Orchestra musicians, 1872
The painting had already been in the possession of a friend for two years when Degas asked to have it back so he could carry out a major change. He trimmed approximately five centimetres from either side and then added a strip of about twenty centimetres at the top. What did he achieve by doing so? Essentially, an entirely new painting.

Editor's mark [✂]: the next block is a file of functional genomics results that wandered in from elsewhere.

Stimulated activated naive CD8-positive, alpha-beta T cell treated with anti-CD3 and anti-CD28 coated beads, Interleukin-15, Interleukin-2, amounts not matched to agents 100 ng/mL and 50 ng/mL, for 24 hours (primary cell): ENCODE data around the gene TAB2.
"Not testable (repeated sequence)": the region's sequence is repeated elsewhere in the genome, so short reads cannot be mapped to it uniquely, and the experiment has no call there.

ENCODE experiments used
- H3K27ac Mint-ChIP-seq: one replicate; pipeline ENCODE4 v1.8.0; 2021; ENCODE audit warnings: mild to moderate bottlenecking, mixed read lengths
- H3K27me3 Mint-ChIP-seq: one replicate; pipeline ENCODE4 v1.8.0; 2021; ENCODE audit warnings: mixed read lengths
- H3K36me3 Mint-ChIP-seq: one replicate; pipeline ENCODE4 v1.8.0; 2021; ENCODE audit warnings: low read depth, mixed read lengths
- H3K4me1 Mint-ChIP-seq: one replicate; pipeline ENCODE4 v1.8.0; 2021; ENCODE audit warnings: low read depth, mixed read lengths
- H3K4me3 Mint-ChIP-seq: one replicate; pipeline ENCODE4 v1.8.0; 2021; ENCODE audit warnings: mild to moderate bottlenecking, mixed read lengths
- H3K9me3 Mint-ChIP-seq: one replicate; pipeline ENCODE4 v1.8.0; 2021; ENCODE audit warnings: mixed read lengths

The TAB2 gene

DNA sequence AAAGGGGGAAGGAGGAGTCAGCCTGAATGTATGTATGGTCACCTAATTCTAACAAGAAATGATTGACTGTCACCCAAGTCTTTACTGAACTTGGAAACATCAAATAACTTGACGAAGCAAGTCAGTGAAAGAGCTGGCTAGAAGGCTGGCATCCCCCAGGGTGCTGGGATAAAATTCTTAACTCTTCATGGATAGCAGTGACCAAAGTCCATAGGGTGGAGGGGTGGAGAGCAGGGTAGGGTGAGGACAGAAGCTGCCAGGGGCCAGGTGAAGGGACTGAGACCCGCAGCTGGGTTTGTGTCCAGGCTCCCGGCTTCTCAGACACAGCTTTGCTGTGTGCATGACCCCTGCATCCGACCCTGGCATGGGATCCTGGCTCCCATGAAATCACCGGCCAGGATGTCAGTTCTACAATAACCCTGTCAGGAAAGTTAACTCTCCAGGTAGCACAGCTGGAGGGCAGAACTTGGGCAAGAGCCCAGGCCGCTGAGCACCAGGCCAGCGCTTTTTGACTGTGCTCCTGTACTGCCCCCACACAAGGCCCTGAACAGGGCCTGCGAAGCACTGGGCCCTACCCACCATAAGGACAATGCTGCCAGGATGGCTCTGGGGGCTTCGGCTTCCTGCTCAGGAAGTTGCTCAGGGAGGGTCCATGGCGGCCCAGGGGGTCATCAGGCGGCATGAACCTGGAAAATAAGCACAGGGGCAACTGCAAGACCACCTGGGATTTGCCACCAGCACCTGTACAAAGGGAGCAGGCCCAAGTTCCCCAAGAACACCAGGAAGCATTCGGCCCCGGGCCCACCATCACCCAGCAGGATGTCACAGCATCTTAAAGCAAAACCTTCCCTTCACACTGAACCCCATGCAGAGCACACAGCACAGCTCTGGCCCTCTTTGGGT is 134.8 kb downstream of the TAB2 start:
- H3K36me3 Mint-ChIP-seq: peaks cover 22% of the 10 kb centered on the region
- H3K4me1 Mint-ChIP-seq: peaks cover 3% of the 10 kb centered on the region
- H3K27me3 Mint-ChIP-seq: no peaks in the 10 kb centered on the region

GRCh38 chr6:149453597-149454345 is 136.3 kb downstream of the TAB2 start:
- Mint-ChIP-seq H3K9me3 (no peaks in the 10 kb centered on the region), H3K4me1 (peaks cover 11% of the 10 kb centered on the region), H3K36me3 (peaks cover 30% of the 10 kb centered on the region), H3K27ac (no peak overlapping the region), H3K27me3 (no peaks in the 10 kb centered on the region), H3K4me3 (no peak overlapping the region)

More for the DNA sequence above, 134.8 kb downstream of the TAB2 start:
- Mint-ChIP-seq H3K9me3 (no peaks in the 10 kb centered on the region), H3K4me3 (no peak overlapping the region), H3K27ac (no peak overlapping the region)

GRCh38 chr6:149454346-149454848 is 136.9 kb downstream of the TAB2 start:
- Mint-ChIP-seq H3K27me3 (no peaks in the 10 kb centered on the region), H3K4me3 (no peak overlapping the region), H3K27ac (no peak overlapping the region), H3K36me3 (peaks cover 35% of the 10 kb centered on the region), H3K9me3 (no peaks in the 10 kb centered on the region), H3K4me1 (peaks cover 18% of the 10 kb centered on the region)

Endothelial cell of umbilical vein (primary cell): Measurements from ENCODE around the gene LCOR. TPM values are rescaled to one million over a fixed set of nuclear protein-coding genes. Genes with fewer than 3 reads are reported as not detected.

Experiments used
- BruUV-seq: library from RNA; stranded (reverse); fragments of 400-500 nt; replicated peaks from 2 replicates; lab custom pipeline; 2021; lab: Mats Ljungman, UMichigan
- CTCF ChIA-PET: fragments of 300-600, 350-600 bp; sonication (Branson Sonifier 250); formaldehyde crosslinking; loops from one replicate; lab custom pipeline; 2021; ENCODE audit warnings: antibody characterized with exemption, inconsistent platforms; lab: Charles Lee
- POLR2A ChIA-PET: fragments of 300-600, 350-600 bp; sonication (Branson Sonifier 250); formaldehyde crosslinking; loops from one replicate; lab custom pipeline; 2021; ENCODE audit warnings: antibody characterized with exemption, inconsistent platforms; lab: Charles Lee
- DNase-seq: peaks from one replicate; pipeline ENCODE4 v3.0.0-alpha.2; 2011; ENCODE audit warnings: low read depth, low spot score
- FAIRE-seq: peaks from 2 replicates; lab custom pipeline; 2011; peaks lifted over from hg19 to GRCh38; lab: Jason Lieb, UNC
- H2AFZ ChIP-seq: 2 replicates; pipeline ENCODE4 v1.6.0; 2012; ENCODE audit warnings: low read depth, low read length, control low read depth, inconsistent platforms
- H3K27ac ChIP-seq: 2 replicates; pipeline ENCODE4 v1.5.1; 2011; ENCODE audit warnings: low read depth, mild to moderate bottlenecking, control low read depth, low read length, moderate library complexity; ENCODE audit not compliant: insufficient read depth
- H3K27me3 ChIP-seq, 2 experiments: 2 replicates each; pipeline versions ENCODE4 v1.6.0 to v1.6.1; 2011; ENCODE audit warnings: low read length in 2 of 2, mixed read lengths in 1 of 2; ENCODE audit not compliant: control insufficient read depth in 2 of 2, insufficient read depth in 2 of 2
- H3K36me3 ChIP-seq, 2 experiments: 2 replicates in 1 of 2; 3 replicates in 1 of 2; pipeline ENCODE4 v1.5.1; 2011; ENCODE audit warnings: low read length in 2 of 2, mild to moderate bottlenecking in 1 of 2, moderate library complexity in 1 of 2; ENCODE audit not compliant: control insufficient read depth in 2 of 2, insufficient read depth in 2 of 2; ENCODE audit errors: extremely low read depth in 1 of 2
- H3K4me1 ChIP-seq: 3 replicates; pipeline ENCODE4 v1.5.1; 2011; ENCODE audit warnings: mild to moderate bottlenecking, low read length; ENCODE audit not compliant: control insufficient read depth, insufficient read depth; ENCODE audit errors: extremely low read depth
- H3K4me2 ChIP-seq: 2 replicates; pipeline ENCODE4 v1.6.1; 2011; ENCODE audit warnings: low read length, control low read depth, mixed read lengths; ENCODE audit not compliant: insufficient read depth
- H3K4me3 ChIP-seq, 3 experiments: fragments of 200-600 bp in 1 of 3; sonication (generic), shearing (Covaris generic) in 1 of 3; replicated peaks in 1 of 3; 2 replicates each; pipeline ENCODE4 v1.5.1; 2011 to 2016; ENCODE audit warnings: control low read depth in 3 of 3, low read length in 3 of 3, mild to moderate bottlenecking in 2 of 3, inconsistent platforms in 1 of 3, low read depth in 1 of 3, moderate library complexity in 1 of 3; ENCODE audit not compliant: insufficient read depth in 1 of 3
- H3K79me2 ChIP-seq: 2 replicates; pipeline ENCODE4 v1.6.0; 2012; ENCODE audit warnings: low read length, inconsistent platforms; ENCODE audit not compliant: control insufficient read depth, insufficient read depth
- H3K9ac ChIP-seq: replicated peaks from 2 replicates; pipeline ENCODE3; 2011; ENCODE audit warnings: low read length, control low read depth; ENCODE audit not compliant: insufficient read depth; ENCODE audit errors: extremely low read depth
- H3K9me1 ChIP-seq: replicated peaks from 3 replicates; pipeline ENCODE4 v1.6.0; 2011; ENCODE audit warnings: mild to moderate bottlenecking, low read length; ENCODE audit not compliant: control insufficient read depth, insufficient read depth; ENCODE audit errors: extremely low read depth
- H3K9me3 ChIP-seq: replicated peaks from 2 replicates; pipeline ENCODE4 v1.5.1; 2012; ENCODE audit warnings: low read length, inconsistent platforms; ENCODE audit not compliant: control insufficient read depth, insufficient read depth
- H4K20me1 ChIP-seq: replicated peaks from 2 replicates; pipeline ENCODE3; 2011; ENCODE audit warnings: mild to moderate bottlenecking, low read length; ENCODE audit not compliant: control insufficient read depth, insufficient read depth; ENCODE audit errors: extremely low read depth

Degas heightened the contrast between the light shades of the dancers on the stage and the orchestra musicians’ black backs. At the same time he created a double perspective, almost like in a collage, and opened the painting up for further juxtapositions as well: foreground and background, faces and backs of heads, old men and young women. The two worlds are also differentiated by painting style – the foreground meticulous, the goings-on on the stage quite sketchy. Ultimately, however, it is one world, the world of Parisian artists. What is featured here is the entertainment business in which, on behalf of the public and its pleasure, professional and dedicated efforts are undertaken off the stage as well. Degas painted some two hundred canvases on the theme of ballet, of which some eighty per cent are scenes behind the scenes. This work is one of the few in which he unites the two – what the audience is accustomed to seeing on the stage and what usually remains concealed from view.